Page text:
Background: Adequate pain management following hip fracture surgery reduces length of stay, reduces incidence of delirium, promotes recovery, and improves mobility. Previous research suggests that hip fracture pain is undertreated in some patient subgroups, and that hypovitaminosis D can further aggravate pain which could hinder active rehabilitation. We provide a cross-sectional analysis of the baseline characteristics of participants in the REVITAHIP study with the aim of documenting pain intensity and its associations after hip fracture and to explore the characteristics of people who report higher levels of pain.
Method: We analyzed the baseline characteristics with a focus on pain scores in patients admitted with a hip fracture (undergoing surgery) to 3 teaching hospitals over New South Wales, Australia, between January 2011 and April 2013. Patients were evaluated using the Verbal Rating Scale (VRS). Secondary measures including 25-hydroxyvitamin D levels at baseline, hip fracture subtype, type of surgical intervention, quality of life score, and cognitive and mobility status were correlated with the VRS using the Pearson correlation, ANOVA, and regression analysis.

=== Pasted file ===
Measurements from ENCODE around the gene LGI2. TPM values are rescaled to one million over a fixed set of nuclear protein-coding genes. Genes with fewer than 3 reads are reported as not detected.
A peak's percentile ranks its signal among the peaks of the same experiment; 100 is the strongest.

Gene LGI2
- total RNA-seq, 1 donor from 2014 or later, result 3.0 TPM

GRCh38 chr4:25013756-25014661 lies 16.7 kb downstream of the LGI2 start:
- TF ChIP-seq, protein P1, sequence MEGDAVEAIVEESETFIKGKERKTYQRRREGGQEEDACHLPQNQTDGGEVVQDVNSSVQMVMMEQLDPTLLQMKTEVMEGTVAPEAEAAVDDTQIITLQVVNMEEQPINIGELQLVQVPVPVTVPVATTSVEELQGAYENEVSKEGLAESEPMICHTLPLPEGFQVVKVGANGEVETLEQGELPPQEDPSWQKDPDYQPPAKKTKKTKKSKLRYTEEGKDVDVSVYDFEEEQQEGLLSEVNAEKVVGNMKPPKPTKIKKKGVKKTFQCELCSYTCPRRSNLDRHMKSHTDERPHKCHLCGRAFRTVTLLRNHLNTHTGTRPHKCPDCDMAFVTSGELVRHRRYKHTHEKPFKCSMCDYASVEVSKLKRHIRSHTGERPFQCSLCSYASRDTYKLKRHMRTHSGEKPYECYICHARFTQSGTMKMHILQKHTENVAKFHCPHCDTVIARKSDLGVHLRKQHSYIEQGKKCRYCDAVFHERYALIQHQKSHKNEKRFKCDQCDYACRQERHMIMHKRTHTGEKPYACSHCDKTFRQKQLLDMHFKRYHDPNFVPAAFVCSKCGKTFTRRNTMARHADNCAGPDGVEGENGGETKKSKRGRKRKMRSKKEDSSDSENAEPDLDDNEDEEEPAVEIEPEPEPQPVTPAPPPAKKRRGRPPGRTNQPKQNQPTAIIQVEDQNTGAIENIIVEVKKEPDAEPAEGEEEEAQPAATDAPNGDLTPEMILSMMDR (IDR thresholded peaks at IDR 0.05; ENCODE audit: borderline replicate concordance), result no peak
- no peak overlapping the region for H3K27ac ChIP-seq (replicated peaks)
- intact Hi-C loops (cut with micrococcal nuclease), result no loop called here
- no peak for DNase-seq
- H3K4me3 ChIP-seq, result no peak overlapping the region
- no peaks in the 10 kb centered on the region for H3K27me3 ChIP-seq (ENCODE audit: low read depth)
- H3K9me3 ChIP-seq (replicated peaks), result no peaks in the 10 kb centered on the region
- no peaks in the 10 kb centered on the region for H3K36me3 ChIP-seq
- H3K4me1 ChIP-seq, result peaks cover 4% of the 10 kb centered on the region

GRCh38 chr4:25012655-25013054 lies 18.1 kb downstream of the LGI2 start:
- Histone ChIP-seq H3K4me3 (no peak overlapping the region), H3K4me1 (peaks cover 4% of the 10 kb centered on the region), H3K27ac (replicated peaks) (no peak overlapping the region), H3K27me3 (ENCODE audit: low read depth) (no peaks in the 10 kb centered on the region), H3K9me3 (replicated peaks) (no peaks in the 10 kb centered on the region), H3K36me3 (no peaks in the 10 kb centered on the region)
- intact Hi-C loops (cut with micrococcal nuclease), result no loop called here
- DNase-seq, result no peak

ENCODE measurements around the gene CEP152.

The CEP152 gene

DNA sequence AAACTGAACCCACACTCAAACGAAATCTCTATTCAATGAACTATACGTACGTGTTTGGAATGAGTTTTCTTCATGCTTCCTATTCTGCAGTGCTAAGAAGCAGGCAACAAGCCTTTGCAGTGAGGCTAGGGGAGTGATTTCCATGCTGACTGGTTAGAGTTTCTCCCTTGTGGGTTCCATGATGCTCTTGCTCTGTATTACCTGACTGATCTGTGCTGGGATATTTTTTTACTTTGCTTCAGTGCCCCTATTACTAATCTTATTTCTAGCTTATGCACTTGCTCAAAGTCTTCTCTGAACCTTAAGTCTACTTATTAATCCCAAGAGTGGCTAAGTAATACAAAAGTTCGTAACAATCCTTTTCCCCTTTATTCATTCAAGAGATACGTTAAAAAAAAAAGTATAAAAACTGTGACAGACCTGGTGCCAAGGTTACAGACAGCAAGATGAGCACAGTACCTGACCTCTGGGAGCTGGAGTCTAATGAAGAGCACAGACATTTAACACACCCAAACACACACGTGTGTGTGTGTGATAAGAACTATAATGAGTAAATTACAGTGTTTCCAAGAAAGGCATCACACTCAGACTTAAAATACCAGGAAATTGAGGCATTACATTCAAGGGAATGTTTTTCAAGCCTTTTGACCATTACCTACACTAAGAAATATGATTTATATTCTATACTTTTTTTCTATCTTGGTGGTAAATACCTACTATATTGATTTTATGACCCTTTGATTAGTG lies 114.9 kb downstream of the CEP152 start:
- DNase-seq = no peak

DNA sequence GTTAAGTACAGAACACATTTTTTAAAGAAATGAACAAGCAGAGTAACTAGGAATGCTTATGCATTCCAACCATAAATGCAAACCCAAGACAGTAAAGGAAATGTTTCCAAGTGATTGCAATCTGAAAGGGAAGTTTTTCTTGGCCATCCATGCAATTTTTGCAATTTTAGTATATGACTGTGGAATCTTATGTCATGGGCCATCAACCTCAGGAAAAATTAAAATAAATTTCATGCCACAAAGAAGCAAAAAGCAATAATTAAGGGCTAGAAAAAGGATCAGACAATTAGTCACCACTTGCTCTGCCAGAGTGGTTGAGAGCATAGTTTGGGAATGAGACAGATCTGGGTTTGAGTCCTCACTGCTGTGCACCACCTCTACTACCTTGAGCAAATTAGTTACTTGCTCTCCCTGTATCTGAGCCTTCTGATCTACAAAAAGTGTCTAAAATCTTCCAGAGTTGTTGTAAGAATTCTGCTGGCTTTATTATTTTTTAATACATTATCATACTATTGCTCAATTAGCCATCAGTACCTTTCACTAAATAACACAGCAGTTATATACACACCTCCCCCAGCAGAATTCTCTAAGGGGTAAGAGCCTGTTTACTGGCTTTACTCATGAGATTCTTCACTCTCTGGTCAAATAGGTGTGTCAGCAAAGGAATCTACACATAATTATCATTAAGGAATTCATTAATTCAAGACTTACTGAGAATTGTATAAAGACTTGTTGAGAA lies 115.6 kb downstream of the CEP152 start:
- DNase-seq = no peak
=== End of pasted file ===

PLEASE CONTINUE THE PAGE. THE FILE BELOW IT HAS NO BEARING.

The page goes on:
Results: The 218 participants had a mean age of 83.9±7.2 years and 77.1% were women of whom 16.0% had a Mini Mental State Examination score of ≤23 of 30. The mean and SD VRS pain score was 3.5±2.3. More than half (61.9%, n=113) had VRS≥3 and 18.1% (n=52) had VRS≥5. Using the EuroQOL pain subscore, 78.1% had moderate pain or discomfort and 7.9% had extreme pain or discomfort. Using a multivariate regression model, postoperative VRS was significantly higher in persons with a higher comorbidity count, those previously living independently alone, and surgical fixative modality with hemiarthroplasty.
Conclusions: Overall, the levels of pain reported by this cohort are acceptable although approximately 10% to 15% had higher than reasonable levels of pain. This study provides an insight into pain assessment and management by identifying certain patient subtypes who are vulnerable to undertreatment of pain.
*Department of Geriatric Medicine, Gosford Hospital, Gosford, New South Wales
†John Walsh Centre for Rehabilitation Research
‡Office of Medical Education, Sydney Medical School
§Department of Physiology, School of Medical Sciences, University of Sydney, Sydney, New South Wales, Australia
Presented at the 20th IAGG World Congress of Gerontology and Geriatrics, June 2013, Seoul, Korea.
J.C.S.M. received financial support for the research through a scholarship from the Royal Australasian College of Physician (RACP) (Sydney, New South Wales, Australia), AFRM Research Establishment Scholarship, the RACP Foundation Arnott Research Foundation, and the Central Coast Area Health Research Advisory Committee (Gosford, New South Wales, Australia); from the Central Coast Area Health Service (University of Newcastle, Australia). The authors declare no conflict of interest.
Reprints: Jenson C.S. Mak, MBBS FRACP FAFRM(RACP), Department of Geriatric Medicine, Gosford Hospital, Holden St, Gosford, New South Wales, 2250, Australia.
Received May 16, 2014
Received in revised form October 6, 2014
Accepted August 31, 2014